Aside from mouthwash, mouth alcohol can interfere with the results of the Intoxilyzer 5000 or Intoxilyzer 9000 in other ways. If a subject burps, vomits, etc. within a 20 minute period before being tested on the machine, any alcohol left in the mouth from the belch or vomiting may skew the subject’s test results upward. Just as in the Scope example above, the machine is not supposed to detect this mouth alcohol, but there is often a huge gap between what the machine does in theory and how it performs in reality.

Is it true sucking on pennies will help me beat an Intoxilyzer 5000, Intoxilyzer 9000, or Breathalyzer?

No, this is not true. Lots of people have heard this urban legend, and all that will happen is the officer will book the pennies into evidence, and the jury will hear what you were doing. The rumor behind this legend is that the machines read electrical current inside your mouth to help determine your BAC level. The copper from the pennies is supposed to absorb this electricity so the machine won’t have anything to detect. Both the legend and the way the machine works in these stories are false.

I had a fever when I took my breath test. Could this have affected my results?

Yes! A 1-degree change in body temperature can affect the breath result by an average of 6 to 7%. A person who is running a fever that is 2 degrees high could have a result that is off by 12 to 14%. In California, for instance, the state’s breath machine records each subject’s body temperature at the time of testing. In Georgia, the Intoxilyzer 5000 and Intoxilyzer 9000 do not. The Intoxilyzer 5000 and Intoxilyzer 9000 assume a constant body temperature for all subjects at 98.6 degrees.

How does a breath machine tell how much alcohol is in my blood?

The Intoxilyzer 5000 and Intoxilyzer 9000 operate on the principle of Henry’s Law. Henry’s Law states that the concentration of a material in a gas state above a liquid containing the dissolved material will be proportional to the concentration of the material in the liquid state. More plainly stated, the gas above a liquid will have the same concentration of a substance in it as the liquid beneath the gas.

How does this apply to you and your BAC? If you’ve been drinking, alcohol vapors (the gas) will come into contact with your blood (liquid) in your lungs. While in the lung, the alcohol diffuses across the one cell thick semi-permeable membrane of the capillaries into the air of the lung. The higher the concentration of alcohol in a subject’s blood, the greater the proportional concentration of alcohol in the air in the lung. When a subject breathes this air into the Intoxilyzer 5000 or Intoxilyzer 9000 it measures this concentration.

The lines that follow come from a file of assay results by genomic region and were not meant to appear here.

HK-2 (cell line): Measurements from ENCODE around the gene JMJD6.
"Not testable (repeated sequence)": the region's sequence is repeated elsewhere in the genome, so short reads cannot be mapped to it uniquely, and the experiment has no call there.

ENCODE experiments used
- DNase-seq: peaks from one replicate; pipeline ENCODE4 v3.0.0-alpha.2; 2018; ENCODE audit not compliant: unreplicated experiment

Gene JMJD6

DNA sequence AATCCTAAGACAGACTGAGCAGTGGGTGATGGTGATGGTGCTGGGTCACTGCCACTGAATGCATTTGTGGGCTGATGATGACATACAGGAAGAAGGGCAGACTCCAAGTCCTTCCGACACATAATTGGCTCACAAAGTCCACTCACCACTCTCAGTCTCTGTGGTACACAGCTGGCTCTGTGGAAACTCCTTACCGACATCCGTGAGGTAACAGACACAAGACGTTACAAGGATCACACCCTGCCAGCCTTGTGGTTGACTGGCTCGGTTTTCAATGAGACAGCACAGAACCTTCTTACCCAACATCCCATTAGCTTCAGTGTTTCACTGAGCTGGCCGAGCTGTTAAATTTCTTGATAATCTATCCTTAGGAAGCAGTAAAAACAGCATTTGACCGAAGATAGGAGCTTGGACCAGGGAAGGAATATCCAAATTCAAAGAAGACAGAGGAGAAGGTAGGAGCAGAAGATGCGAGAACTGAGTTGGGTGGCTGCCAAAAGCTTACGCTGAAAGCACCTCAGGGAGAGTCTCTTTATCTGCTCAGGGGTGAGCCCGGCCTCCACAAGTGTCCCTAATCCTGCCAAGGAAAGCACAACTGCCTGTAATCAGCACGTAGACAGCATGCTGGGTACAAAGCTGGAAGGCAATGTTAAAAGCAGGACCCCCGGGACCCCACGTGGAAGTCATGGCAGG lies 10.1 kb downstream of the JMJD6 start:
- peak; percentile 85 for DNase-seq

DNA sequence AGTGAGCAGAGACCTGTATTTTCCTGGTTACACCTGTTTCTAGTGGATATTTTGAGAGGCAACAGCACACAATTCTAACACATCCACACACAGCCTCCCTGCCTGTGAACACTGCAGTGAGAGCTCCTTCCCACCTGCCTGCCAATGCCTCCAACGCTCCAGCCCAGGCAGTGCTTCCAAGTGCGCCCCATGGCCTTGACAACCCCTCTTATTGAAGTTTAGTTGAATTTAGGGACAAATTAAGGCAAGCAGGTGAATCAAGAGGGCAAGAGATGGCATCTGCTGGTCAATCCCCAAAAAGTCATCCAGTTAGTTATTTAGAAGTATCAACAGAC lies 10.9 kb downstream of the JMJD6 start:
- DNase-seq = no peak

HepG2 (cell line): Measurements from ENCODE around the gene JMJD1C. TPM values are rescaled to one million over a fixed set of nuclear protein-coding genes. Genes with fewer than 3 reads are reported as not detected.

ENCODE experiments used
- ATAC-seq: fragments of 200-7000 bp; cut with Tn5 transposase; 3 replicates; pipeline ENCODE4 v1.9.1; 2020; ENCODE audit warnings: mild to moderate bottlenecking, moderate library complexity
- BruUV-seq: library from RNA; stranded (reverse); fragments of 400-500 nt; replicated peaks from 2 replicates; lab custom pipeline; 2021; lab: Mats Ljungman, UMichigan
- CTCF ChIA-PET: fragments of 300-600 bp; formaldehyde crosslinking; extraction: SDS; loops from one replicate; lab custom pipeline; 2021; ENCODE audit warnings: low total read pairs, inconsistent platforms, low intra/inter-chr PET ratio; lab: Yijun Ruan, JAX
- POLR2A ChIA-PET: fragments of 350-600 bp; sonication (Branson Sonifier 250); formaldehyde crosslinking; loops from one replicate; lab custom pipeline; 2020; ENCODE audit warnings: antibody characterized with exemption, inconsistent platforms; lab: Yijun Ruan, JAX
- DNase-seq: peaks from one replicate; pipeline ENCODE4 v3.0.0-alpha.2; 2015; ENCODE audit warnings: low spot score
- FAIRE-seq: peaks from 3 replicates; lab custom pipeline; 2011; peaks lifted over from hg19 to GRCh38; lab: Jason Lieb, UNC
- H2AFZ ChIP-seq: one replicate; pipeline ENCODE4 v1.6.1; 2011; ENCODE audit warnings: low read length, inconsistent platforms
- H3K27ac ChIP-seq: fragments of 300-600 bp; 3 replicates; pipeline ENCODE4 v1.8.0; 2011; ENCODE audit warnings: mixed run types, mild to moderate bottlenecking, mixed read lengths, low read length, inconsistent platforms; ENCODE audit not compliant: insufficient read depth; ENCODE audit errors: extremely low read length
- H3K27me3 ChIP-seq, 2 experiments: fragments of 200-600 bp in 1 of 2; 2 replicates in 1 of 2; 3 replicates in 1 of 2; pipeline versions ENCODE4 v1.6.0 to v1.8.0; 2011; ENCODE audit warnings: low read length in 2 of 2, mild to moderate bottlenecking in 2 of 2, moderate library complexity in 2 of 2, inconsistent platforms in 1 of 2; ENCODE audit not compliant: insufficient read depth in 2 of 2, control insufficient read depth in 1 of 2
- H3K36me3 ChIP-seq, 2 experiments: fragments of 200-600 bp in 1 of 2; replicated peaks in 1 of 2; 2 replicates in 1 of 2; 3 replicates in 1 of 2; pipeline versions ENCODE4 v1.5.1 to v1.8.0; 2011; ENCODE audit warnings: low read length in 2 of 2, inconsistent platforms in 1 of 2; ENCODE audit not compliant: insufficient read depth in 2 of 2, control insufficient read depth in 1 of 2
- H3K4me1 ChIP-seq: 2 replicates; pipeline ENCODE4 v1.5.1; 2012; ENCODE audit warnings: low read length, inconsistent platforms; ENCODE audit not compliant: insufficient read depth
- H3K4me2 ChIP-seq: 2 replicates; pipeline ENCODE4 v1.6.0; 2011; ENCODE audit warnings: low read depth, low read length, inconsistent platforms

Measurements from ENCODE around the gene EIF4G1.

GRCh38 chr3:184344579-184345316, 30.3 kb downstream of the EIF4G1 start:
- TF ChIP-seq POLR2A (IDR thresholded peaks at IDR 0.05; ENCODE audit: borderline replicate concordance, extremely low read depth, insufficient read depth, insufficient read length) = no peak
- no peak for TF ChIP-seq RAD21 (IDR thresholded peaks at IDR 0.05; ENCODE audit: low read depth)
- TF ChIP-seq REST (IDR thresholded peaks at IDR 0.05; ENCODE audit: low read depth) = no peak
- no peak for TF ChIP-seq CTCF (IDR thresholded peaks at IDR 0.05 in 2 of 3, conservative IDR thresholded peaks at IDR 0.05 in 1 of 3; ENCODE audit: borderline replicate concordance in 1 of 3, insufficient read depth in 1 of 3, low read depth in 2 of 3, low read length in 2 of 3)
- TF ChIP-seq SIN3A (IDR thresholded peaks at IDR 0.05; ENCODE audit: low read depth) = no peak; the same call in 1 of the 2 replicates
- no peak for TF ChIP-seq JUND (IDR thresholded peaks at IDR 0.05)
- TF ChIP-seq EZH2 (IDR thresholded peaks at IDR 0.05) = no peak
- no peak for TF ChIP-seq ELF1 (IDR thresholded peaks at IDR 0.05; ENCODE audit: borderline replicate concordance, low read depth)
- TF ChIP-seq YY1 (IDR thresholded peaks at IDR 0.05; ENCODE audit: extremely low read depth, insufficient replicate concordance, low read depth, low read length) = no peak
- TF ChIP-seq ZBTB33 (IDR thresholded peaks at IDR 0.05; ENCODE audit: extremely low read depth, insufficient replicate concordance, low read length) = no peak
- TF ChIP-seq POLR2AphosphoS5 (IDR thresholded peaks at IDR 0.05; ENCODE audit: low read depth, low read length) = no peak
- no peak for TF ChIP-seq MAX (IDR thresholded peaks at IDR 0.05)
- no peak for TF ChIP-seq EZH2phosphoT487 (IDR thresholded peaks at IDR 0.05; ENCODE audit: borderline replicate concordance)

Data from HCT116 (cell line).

In order for the Intoxilyzer 5000 or Intoxilyzer 9000 to be able to apply Henry’s Law to breath testing, the machine has to assume many constants about the human body. For instance, the Intoxilyzer 5000 and Intoxilyzer 9000 assume a 2,100 to 1 ratio in converting alcohol in the breath to estimates of alcohol in the blood. However, this ratio varies from person to person with a range of 1,900 to 2,400. This number not only varies among people but also varies in an individual over time. Some breath machines assume a hematocrit of 47%. However, the hematocrit level in men ranges from 42 to 49% and ranges 37 to 47% in women. The Intoxilyzer 5000 and Intoxilyzer 9000 also assume an average body temperature of 98.6 degrees (see question above). As we all know, not every person is the same. Having breath machines that assume all men, women, and people in general are all the same is discriminatory.

Which test is better, breath or blood?

A blood test is generally thought to be more accurate. Officers almost always ask for a breath test because it is more convenient for them. However, if you submitted to a state-administered blood test there is a good chance your numbers have been skewed or compromised. The best blood tests come from independent labs that test the actual blood, with properly calibrated equipment, and properly stored specimens.

Tyler Moffitt is a licensed Georgia Attorney who defends clients throughout Georgia. If you have been charged with a DUI give us a call at 762-323-1460

Tyler Moffitt is a Family Law and Criminal Defense Attorney who practices Carrollton, LaGrange, and Columbus, GA. He graduated from John Marshall Law School, and has been practicing for several years now. Tyler Moffitt takes great honor in defending the accused. Learn more about his experience by clicking here.